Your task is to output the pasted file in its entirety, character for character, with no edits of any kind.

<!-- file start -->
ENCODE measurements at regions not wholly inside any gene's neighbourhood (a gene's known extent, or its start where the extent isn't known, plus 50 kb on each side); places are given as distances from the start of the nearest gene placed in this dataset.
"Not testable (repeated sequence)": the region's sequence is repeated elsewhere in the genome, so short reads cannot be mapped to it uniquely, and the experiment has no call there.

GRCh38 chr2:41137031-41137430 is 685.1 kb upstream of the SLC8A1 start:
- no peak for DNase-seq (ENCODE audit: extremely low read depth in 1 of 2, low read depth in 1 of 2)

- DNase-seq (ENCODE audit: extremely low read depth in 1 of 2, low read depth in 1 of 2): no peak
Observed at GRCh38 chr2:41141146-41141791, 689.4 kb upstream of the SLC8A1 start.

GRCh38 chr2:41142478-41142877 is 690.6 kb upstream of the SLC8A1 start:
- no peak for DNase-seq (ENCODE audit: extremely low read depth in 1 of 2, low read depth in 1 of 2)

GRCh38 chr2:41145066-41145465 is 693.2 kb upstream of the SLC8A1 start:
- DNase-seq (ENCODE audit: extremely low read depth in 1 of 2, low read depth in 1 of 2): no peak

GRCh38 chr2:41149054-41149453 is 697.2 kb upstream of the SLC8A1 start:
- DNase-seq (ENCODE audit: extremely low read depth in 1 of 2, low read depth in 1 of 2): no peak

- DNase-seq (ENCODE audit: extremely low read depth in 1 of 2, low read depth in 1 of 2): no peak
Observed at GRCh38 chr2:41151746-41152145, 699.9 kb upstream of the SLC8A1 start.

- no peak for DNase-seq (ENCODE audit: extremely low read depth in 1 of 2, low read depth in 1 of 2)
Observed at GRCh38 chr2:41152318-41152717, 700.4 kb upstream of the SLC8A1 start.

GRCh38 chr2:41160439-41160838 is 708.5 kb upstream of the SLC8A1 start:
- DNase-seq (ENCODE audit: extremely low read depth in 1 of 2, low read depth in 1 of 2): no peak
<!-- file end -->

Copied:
ENCODE measurements at regions not wholly inside any gene's neighbourhood (a gene's known extent, or its start where the extent isn't known, plus 50 kb on each side); places are given as distances from the start of the nearest gene placed in this dataset.
"Not testable (repeated sequence)": the region's sequence is repeated elsewhere in the genome, so short reads cannot be mapped to it uniquely, and the experiment has no call there.

GRCh38 chr2:41137031-41137430 is 685.1 kb upstream of the SLC8A1 start:
- no peak for DNase-seq (ENCODE audit: extremely low read depth in 1 of 2, low read depth in 1 of 2)

- DNase-seq (ENCODE audit: extremely low read depth in 1 of 2, low read depth in 1 of 2): no peak
Observed at GRCh38 chr2:41141146-41141791, 689.4 kb upstream of the SLC8A1 start.

GRCh38 chr2:41142478-41142877 is 690.6 kb upstream of the SLC8A1 start:
- no peak for DNase-seq (ENCODE audit: extremely low read depth in 1 of 2, low read depth in 1 of 2)

GRCh38 chr2:41145066-41145465 is 693.2 kb upstream of the SLC8A1 start:
- DNase-seq (ENCODE audit: extremely low read depth in 1 of 2, low read depth in 1 of 2): no peak

GRCh38 chr2:41149054-41149453 is 697.2 kb upstream of the SLC8A1 start:
- DNase-seq (ENCODE audit: extremely low read depth in 1 of 2, low read depth in 1 of 2): no peak

- DNase-seq (ENCODE audit: extremely low read depth in 1 of 2, low read depth in 1 of 2): no peak
Observed at GRCh38 chr2:41151746-41152145, 699.9 kb upstream of the SLC8A1 start.

- no peak for DNase-seq (ENCODE audit: extremely low read depth in 1 of 2, low read depth in 1 of 2)
Observed at GRCh38 chr2:41152318-41152717, 700.4 kb upstream of the SLC8A1 start.

GRCh38 chr2:41160439-41160838 is 708.5 kb upstream of the SLC8A1 start:
- DNase-seq (ENCODE audit: extremely low read depth in 1 of 2, low read depth in 1 of 2): no peak